Wednesday, April 28, 2010

Thursday, April 22, 2010

How to Write in 700 Easy Lessons...

an essay by Richard Bausch in The Atlantic Monthly online's special fiction issue.

And in the same issue, be sure to read Joyce Carol Oates' heartbreaking essay "I Am Sorry to Inform You."

Thursday, March 18, 2010

"Pretty" by Kim Chinquee


This is a book you simply must get. "Pretty" is a masterclass in writing.
I'm reading one piece a morning because to read them all at once, for me, would deny the immense power of each one. Chinquee's fictions are weighty with meaning, clear and concise, filled with unusual imagery, but at the same time, familiar. They are examples of controlled language so fine they even look pretty on the page. "Pretty" has made me fall in love with Flash Fiction all over again.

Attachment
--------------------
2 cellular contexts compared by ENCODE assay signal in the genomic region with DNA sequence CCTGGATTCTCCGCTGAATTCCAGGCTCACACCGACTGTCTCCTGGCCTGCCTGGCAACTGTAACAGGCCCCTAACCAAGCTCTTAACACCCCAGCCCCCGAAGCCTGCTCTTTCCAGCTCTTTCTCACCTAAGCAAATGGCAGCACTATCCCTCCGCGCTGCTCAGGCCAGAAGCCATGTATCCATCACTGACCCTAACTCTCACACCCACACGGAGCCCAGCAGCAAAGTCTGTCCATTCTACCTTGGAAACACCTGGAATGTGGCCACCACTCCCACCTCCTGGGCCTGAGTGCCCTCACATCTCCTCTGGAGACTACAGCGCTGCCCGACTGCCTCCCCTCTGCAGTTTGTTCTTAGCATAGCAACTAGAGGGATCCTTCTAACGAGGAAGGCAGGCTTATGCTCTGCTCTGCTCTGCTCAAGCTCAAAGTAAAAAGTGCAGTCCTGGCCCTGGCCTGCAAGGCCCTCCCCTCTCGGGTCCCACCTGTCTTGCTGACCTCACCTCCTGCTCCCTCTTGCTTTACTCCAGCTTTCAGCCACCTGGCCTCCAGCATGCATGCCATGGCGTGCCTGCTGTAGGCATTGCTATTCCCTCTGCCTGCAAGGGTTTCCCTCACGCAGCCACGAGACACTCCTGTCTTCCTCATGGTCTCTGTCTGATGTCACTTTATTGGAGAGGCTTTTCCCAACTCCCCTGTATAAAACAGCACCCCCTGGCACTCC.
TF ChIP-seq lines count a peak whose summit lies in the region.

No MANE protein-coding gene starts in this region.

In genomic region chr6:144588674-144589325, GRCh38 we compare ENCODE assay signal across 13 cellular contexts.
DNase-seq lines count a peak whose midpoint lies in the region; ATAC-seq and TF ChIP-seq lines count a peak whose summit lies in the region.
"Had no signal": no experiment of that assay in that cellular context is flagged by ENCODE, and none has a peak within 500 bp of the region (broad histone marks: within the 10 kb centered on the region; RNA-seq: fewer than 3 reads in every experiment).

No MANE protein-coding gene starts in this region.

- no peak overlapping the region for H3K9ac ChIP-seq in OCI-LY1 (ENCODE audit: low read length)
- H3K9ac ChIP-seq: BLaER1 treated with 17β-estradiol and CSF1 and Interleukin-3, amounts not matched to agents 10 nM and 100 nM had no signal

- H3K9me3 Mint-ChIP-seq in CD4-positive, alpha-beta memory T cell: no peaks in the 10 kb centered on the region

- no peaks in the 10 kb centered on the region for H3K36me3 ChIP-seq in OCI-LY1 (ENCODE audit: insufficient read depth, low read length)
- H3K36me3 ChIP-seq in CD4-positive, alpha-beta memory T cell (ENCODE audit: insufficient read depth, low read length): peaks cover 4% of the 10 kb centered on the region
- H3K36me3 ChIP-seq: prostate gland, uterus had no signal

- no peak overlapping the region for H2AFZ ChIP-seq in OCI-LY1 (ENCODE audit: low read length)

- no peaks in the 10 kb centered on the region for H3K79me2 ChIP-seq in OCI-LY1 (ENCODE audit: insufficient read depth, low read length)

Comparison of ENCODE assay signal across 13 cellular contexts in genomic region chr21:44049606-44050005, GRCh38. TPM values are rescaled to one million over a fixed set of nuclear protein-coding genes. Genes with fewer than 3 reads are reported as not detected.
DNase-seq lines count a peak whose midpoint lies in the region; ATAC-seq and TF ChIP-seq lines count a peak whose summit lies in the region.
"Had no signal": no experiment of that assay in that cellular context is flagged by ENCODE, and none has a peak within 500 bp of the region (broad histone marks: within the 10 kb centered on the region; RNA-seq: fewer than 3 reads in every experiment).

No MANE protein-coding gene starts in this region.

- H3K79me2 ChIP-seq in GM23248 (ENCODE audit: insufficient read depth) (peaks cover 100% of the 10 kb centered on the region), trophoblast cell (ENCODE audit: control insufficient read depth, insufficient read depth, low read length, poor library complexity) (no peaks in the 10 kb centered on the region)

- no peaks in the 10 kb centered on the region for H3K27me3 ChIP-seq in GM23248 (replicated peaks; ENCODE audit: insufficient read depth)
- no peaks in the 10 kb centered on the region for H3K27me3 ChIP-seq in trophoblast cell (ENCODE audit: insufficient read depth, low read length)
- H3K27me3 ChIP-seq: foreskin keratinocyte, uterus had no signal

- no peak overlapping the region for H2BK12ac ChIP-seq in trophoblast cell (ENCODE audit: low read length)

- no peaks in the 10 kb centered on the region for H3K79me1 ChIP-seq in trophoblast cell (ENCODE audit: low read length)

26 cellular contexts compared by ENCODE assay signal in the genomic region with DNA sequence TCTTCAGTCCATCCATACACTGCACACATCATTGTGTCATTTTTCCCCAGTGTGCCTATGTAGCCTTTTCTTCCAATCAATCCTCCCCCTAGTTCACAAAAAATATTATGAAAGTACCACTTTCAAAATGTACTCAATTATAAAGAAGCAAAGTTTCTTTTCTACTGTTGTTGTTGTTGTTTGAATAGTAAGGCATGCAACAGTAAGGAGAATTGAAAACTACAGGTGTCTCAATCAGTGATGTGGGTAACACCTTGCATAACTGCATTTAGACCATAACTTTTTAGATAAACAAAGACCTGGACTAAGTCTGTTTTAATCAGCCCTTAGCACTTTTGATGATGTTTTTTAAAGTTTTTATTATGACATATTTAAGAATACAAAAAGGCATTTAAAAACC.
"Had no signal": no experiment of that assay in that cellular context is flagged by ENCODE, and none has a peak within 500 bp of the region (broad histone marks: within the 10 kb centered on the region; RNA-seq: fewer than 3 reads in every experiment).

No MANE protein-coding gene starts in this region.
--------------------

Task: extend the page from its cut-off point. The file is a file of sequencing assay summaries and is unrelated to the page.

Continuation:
Wednesday, March 10, 2010

Kyle Minor

has a story in Fifty-Two Stories:

The Truth and All Its Ugly

Wednesday, March 03, 2010

Everyday Genius: March

I'll be looking forward to reading this issue since it's guest-edited by Laura Ellen Scott. Laura Ellen's own work is highly original and rich. I can only imagine what she has in store for us.

Sunday, February 28, 2010

Friday, February 26, 2010

Have Your Characters Do Something

Mary Akers offered this link to an article by Laura Miller: A Reader's Advice to Writers. It's a great article but the one thing that resonated most with me was: Make your main character do something.

Oh. Yeah.

You see, I have a hard time with this one. Probably because I'm not much of an outrageous, interesting, doer in my own life. I do things, of course, but I don't protest naked, I don't punch people, I don't spy on my ex-wife, and I don't set fires. So I notice, usually between my first and fifth draft, my character is thinking about things and usually taking the high road. SNORE.